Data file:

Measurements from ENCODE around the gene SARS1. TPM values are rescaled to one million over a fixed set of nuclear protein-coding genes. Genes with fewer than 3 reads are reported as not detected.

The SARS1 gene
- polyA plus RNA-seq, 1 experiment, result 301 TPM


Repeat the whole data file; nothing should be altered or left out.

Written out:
Measurements from ENCODE around the gene SARS1. TPM values are rescaled to one million over a fixed set of nuclear protein-coding genes. Genes with fewer than 3 reads are reported as not detected.

The SARS1 gene
- polyA plus RNA-seq, 1 experiment, result 301 TPM